Facts In Carrigan Straightforward - By: Mark Newton
The Ontario Court of Appeal released its decision in Carrigan v. Carrigan Estate on Halloween, October 31, 2012: 2012 ONCA 736. The decision is a surprise to pension plan administrators and overturns longstanding practice.

PRPPs Not Dead Yet – Saskatchewan Budget Indicates Legislation On Horizon - By: Shawn Patton
Saskatchewan Finance Minister Ken Krawetz's 2013-2014 budget offered new hope for individuals, businesses and an eager financial services community looking for some good news related to Pooled Registered Pension Plans (PRPPs).

When Is A Pension Assignment Not An Assignment? - By: Stephanie J. Kalinowski, Frank J. Cesario & Natasha D. Monkman
Pension plan administrators are often required to interpret the wording of court orders and separation agreements to determine whether there is a valid and effective assignment of an interest to a member's former spouse. Until now, the courts have not provided clear guidance on what language is needed in order to create an assignment.

When The Logic Fits Together, But Everything Falls Apart - By: Randy Bauslaugh
A recent case decided by the Ontario Court of Appeal called 'Carrigan vs. Carrigan Estate' is likely to cause a seismic shift in the way pension industry professionals view the mandatory spousal death benefit provisions of pension standards legislation in Ontario and, maybe, other jurisdictions as well. Hopefully, government can react swiftly or we will have to wait and hope the Supreme Court will provide an appropriate solution.

Responding To A Rapidly Changing Healthcare Environment - By: Denise Balch & Jacquie Evans
Benefit plans can no longer function in a vacuum and plan sponsors are, therefore, under increasing pressure to examine external factors that will affect their benefits plans. Prescription drug innovations, claiming trends, research, new standards, and legislation are all affecting the environment for employee benefit plans.

Eurozone Update: Latest ECB Plan A Significant Positive
ECB President Mario Draghi recently sketched out a plan that could be a significant positive for the Eurozone periphery. However, it will not solve the underlying causes of the Eurozone crisis, such as competitiveness imbalances, fiscal deficits, and excessive debt, and several risk factors remain.

Division Of Pension Assets Clarified - By: David C. Hart & Kelley McKeating
Effective January 1, 2012, Ontario legislation regulated the valuation and division of pension assets on breakdown of a spousal relationship. Unfortunately, there has been some confusion about the mortality and interest assumptions which must be used for a valuation date prior to January 1, 2012.

10 Good Reasons To Use A Passive Approach In CAPs - By: Gerry Wahl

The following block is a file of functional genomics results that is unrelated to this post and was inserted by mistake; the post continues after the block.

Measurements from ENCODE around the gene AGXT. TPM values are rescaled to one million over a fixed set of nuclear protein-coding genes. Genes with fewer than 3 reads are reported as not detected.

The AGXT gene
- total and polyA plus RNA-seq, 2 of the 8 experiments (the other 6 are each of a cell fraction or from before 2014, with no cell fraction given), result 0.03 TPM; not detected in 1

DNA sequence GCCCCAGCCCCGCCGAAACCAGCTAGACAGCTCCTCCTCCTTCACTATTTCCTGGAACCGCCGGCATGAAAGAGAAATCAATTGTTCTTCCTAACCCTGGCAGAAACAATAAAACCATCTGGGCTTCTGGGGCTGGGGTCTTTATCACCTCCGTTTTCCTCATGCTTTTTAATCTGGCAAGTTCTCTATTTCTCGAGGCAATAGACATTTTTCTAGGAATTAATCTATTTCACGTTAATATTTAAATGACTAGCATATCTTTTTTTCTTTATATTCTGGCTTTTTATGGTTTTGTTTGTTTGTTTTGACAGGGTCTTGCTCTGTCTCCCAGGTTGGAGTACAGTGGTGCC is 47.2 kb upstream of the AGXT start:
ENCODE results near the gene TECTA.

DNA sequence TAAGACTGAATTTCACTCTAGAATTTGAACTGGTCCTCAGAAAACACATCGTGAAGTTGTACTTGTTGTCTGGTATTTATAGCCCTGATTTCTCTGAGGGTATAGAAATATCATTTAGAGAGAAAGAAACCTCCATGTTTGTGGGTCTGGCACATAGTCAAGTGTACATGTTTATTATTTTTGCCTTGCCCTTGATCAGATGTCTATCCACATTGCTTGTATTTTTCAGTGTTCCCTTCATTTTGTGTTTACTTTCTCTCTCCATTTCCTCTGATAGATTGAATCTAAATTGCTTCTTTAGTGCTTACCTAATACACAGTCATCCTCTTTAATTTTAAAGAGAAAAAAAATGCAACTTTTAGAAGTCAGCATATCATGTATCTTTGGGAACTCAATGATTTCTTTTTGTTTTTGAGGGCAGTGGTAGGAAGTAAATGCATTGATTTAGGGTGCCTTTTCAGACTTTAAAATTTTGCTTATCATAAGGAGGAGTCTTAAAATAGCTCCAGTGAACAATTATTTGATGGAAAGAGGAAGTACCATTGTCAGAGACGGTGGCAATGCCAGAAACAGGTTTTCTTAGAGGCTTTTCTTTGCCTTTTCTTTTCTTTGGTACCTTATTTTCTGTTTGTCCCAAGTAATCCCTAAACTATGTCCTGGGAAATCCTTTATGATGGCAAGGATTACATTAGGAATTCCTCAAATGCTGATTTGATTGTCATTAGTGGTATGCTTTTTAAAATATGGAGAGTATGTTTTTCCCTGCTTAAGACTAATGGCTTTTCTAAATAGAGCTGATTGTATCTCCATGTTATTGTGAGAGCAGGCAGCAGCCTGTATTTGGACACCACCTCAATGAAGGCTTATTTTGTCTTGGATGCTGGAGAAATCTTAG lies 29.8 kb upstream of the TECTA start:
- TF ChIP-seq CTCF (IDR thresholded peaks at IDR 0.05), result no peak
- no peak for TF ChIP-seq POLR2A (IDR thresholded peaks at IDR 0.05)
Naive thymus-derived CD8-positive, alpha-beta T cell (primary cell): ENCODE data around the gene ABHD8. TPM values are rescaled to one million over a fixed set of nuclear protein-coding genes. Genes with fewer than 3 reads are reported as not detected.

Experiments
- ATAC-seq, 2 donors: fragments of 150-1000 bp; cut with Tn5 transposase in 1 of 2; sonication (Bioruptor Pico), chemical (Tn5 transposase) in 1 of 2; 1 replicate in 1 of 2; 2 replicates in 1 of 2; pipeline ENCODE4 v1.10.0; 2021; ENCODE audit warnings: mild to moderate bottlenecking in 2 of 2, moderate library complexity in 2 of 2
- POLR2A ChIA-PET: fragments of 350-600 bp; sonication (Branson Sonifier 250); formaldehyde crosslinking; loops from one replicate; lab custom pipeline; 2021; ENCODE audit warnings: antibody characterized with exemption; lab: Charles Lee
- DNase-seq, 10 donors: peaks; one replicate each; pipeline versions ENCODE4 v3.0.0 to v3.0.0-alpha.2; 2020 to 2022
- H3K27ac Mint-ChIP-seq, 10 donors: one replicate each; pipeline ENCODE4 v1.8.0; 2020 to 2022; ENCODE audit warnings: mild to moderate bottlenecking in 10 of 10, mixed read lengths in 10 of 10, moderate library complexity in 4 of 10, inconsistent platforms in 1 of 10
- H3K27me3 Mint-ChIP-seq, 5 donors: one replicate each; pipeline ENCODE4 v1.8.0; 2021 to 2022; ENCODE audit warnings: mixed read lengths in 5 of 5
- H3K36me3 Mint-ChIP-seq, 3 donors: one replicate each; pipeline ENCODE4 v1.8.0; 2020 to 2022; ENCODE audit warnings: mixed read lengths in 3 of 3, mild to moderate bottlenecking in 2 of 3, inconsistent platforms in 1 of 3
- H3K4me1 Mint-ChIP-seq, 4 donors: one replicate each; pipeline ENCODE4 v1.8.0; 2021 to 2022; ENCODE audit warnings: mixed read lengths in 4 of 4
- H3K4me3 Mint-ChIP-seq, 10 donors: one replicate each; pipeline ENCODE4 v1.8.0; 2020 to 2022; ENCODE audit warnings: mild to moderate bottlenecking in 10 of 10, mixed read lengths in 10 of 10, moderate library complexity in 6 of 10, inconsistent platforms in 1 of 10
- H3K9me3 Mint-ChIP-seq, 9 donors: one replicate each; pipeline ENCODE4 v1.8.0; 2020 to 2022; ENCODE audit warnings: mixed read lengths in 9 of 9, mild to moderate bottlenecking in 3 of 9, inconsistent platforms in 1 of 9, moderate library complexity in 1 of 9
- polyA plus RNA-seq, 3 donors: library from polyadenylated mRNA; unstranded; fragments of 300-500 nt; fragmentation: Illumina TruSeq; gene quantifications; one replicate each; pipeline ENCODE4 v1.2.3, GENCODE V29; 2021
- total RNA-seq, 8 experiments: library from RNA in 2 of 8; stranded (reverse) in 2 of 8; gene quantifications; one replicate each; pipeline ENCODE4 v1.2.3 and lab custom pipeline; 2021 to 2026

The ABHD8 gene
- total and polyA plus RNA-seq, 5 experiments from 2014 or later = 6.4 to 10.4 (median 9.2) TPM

Looking at passive versus active from a fiduciary perspective highlights the benefits of a passive approach for all CAP stakeholders.

The Benefits and Pensions Monitor Interview - Don Ezra
Benefits and Pensions Monitor's executive editor, Joe Hornyak, recently had an opportunity to discuss retirement planning with Don Ezra, co-chair, global consulting, at Russell Investments

RDSP - Federal Budget 2012: Powerful Program Or Administrative Carnival? - By: Darren Klorfine
The 2012 Federal Budget announced changes to the Registered Disability Savings Plan (RDSP) as a result of the government's three-year review of the program. While all of the changes are welcome improvements in how the plan operates, the budget falls short in ironing out some of the RDSP's major flaws.

Financial Education In The Workplace - By: Frank Wiginton
Should your company be offering financial education to its employees? Let's briefly look at various factors to help you decide.

OMERS Members Invest In AVCs One Year Later - By: Valerie Sambar
The Additional Voluntary Contributions (AVC) program offered by the Ontario Municipal Employees Retirement System (OMERS) celebrated its first anniversary on January 1, 2012. This innovative retirement savings opportunity was developed in response to requests from members who wanted to invest in the OMERS Fund on a voluntary basis.

Protecting Pensions Against The Threat Of Data Thieves
Businesses are well aware of how to protect against a physical break-in, however, when it comes to electronic attacks many organizations fail to fully understand the risks or ignore the potential threat all together. With corporations such as Honda and Sony recently falling victim to hackers, organization of all sizes are realizing the importance of keeping client data out of the wrong hands. 

DC Plans – A New Frontier Or Fatally Flawed? - By: Gerry Wahl